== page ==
More from Wulstan

"The brilliance of Cardinal College was short-lived; its sky darkened first in 1528, when tremors of reformism were felt. Many of its canons had been attracted from Cambridge [though Wolsey had failed to secure Cranmer, Walter Haddon and Mathew Parker (KP: an unmitigated blessing, actually)] and were of a humanistic and reformist persuasion. Illegal books were discovered at the college, and Taverner himself was involved in the incident. Though ending in tragedy for some of his colleagues, Taverner escaped the stake, being, as the Dean said 'unlearned, and not to be regarded.' (i.e. a talented but dumb musician not to be taken seriously enough to be guilty of an intellectual heresy.) . . . (With the downfall and death of the college's founder, Cardinal Wolsey,) the great college which he cherished was run down. Its vestments, plate, music and other articles were confiscated by the king. The quantity of vestments was probably enormous - Magdalen, for instance, boasted more than a hundred chasubles and a hundred and fifty copes. Taverner returned to Lincolnshire, fully expecting that the college would be destroyed. It narrowly escaped this fate however, being instead refounded by Henry VIII as Christ Church, the college chapel becoming the cathedral of the new diocese of Oxford."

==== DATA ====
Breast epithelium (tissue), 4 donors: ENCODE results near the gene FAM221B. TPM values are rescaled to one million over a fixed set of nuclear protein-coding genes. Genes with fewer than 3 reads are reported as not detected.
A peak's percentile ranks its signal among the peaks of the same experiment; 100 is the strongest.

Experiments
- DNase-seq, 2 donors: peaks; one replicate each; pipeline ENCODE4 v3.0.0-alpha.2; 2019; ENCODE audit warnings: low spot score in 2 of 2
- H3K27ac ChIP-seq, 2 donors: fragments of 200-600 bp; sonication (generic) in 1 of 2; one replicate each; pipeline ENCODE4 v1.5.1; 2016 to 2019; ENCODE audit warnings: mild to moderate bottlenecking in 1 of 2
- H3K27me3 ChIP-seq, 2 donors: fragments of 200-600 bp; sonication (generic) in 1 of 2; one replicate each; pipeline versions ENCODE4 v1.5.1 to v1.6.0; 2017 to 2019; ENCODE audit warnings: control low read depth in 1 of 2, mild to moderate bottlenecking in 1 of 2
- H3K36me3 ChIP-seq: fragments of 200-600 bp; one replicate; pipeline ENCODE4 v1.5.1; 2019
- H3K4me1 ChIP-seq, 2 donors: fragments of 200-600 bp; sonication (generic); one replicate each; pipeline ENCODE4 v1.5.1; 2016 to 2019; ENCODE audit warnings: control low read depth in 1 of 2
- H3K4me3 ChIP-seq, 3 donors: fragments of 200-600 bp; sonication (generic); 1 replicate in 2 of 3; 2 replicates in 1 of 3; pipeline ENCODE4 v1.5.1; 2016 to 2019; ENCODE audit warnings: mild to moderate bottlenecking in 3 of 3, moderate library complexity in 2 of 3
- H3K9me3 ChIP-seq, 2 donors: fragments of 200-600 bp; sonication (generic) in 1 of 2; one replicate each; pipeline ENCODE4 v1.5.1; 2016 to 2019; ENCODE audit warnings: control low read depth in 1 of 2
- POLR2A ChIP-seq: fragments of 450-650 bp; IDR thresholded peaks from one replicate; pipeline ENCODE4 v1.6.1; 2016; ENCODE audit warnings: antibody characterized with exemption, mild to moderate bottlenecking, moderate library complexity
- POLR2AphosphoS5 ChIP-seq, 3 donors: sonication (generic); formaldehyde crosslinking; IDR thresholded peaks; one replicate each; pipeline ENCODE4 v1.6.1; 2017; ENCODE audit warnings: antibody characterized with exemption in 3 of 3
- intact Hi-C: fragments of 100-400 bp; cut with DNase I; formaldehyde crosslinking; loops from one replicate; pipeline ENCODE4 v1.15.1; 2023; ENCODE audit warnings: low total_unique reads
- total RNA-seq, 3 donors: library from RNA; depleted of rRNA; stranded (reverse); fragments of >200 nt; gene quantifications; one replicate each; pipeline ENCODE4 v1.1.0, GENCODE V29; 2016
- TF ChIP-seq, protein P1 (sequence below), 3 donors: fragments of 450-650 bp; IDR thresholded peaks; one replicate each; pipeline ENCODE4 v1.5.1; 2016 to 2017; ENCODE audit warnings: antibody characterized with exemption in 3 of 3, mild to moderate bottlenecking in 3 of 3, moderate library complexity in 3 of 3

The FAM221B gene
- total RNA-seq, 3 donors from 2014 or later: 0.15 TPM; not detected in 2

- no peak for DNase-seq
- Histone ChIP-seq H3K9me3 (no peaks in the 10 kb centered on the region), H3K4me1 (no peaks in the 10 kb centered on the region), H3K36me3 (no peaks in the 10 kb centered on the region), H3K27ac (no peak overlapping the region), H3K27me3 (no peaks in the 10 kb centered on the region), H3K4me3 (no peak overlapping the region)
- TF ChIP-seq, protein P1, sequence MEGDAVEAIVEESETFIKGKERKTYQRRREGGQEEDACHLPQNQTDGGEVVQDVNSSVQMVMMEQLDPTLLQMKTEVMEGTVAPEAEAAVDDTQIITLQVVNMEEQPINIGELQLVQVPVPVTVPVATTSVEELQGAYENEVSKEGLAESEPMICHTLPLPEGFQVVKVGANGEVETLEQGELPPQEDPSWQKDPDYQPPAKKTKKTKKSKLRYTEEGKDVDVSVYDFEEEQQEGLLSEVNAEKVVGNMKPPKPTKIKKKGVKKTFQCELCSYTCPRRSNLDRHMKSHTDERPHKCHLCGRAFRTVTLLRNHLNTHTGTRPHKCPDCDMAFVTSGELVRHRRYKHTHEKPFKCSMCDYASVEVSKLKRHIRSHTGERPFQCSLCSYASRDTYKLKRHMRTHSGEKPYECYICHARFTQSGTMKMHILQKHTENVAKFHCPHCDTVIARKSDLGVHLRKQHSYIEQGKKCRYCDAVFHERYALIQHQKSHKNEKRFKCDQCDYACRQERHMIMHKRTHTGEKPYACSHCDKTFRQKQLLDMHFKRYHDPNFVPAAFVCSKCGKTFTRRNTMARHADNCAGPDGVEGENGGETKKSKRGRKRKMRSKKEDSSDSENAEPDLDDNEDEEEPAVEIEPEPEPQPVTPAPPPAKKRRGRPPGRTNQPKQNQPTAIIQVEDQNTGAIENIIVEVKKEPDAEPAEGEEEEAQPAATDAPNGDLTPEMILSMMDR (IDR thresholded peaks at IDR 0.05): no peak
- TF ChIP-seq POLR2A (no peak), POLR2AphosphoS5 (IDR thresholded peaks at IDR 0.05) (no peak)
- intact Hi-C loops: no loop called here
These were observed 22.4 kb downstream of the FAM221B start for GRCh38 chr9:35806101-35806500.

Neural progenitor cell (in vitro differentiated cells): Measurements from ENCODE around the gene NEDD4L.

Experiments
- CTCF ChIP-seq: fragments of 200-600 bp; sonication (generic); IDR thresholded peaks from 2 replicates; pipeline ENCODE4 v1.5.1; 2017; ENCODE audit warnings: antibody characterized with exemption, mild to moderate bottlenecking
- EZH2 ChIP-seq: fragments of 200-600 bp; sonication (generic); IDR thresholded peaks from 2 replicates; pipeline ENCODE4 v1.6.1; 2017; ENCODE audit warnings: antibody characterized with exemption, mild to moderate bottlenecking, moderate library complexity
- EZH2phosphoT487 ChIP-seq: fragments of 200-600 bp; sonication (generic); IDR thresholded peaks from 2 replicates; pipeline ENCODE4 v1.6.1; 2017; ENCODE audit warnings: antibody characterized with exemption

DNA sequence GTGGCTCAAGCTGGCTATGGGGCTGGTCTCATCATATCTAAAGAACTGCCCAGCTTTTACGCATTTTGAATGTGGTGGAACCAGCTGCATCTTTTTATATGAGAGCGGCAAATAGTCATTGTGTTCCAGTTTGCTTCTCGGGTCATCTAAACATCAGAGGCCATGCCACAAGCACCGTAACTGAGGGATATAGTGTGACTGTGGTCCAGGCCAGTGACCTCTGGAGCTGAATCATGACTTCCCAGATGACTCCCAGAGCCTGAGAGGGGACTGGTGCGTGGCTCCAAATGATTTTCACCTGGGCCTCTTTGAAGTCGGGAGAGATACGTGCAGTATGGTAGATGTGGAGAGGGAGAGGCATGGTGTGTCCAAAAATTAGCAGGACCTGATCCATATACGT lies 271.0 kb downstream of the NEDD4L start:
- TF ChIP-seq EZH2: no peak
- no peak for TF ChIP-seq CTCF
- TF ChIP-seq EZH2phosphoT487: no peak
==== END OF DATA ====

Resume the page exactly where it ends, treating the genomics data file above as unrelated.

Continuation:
(Wulstan, David, "Tudor Music," pg. 268)

Monday, September 22, 2008

Papal Quotation on Sacred Music

"An authentic updating of sacred music can take place only in the lineage of the great tradition of the past, of Gregorian chant and sacred polyphony.”

Pope Benedict XVI
I have a poster on my office door with this quotation of which I am quite proud. However, I have had second thoughts. It initially sounds quite good, but I am made uneasy by the term "updating." This may very well be a poor translation of the Italian word for "renewal," which I find better. The problem is that you don't "update" sacred music - you PRESERVE it in regular practice, and then you ADD to its treasury, its storehouse, via those regularly experienced models.